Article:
OLPCorps UPenn and Cornell Kenya
Shay Osler - Rising freshman at Cornell studying bioengineering. Worked at an orphanage in Kenya for the past six months.
Noah Ready-Campbell - Junior at UPenn studying computer science and management. Experience working with children and strong technical knowledge.
Dan Lindholm - Junior at UPenn studying electrical engineering and finance. Experience installing computer systems at schools and churches and teaching students how to use them. Also worked at an orphanage in Bulgaria.
Please contact us at firstname.lastname@example.org or email@example.com.
 Draft Proposal
Our team is composed of a business and computer science student from UPenn, and a rising freshman at Cornell who is currently working at the Hope Children's Center orphanage in Kiamokama, Kenya. We collectively have substantial experience in a variety of developing countries, both in Africa and Latin America, an active interest in childhood education, and significant technical know-how, including experience with Linux and web development projects (e.g. http://www.searchekko.com/).
We will be working with students at the Mobamba Primary School, and with children from the Hope Children's Center in Kiamokama. The children are in school during the summer, except for a break in August. We have discussed the deployment with the school officials, and they have agreed to support the OLPC program during the school months as well as the break. In addition, they will help us handle the laptop shipment and provide storage of the equipment during the deployment.
In consultation with the orphanage directors and several teachers at the primary school, we have developed a preliminary educational plan as follows. Our overarching goal is to involve the children in research projects that are intrinsically interesting to them and that are also well-suited to technology-driven solutions. This will provide a motivating use case to the children, and will drive involvement and interaction. In addition, we plan to focus the projects on issues relevant to the local community. This will give the children a real role in educating and informing the community, and will engage the adults in order to create lasting and sustainable change.
One of the specific project topics that we are considering is the environment, especially topics such as proper land use, and the importance of clean water. These topics are especially pertinent to our proposed group of students because, despite an economy heavily focused on agriculture, poor land use has resulted in this area being a net food importer. In addition, virtually all water sources are contaminated -- mostly from human and animal waste. Many of the children are already aware of and involved in these issues, so we believe the project topic would be a good fit. Another possible topic is AIDS, which is obviously a major concern in the area. Many of the children at the orphanage are themselves victims of AIDS deaths in their families, and providing an opportunity to learn more about the disease may allow a healthy and constructive reaction to the tragedies.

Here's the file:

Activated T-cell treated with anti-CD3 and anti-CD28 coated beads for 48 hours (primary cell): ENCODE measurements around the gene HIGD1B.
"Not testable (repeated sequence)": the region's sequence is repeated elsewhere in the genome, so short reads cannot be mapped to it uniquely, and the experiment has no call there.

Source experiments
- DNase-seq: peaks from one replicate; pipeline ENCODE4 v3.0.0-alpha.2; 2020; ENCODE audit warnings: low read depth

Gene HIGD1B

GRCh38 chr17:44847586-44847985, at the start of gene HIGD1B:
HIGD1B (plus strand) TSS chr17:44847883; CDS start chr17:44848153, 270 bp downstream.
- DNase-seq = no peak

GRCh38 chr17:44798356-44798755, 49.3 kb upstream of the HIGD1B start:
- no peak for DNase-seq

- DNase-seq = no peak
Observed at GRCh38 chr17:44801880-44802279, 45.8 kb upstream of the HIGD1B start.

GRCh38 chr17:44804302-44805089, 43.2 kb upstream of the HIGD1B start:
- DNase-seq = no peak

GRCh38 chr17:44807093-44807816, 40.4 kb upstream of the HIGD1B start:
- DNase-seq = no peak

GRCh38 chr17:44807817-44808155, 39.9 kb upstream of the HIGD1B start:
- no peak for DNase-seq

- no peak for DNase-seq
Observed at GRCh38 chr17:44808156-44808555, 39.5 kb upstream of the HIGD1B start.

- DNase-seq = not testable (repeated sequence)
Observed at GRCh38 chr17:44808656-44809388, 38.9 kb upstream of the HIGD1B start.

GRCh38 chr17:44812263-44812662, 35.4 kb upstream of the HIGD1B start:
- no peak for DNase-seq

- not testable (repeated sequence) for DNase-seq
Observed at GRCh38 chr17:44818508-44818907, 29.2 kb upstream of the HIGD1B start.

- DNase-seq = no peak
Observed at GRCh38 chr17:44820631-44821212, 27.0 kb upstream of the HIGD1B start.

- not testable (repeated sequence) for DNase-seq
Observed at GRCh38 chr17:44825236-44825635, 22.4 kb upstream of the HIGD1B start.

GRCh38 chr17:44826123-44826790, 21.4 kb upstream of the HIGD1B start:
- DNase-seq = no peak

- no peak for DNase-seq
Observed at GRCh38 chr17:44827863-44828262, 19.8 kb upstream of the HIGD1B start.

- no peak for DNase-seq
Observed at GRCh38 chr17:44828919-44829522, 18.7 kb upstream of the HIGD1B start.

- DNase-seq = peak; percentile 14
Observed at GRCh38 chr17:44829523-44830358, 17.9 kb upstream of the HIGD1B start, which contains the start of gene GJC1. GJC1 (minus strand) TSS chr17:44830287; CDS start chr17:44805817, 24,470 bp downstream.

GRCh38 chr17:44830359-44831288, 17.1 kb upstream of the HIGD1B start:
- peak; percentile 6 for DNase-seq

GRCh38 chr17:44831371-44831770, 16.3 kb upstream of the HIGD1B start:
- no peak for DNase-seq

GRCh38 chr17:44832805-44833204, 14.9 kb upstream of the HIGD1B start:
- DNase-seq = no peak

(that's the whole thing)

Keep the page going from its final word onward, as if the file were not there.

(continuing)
Technology will be woven into these projects at every stage. Initially, we will simply spend a some time acquainting the children with the basic functions of the XO laptops, and providing some background knowledge. In this stage we will try to make the XO laptops as fun and engaging as possible, showing children art and music applications as well as simple games. After we have established a base line of technical competency, we will introduce them to internet research. This use case is extremely relevant to real-life technology-enabled work, and also makes use of a wide variety of computer skills. The students will research information related to their projects, and then will create some type of deliverable -- e.g. a multi-media presentation or a simple web page -- to share with the rest of the students, as well as the surrounding community. In addition, projects will be group-based, which, aside from providing team structure, will give the children an opportunity to gain experience collaborating in a technological environment. Some of the specific collaboration technologies that we will introduce to them are instant messaging, wikis, blogging, and email.
After the initial deployment, Kiamokama is well suited to continue using the laptops to their advantage. Power is available in the school, and low-cost internet access is provided by Safaricom (information available here http://www.safaricom.co.ke/index.php?id=613). In addition, most of the older children have experience with English, and all of the teachers are fluent. This will greatly enhance the effectiveness of the deployment, and will enable the students to take full advantage of the web technologies we introduce to them, as well as continue to teach other students using the project-based curriculum we will refine. Finally, the teachers and administration of the school are deeply interested in the OLPC program; this, combined with their close involvement with us over the summer, will guarantee that the laptops remain central in the curriculum. If necessary, additional funding of the deployment may be provided by the UPenn chapter of Engineers Without Borders.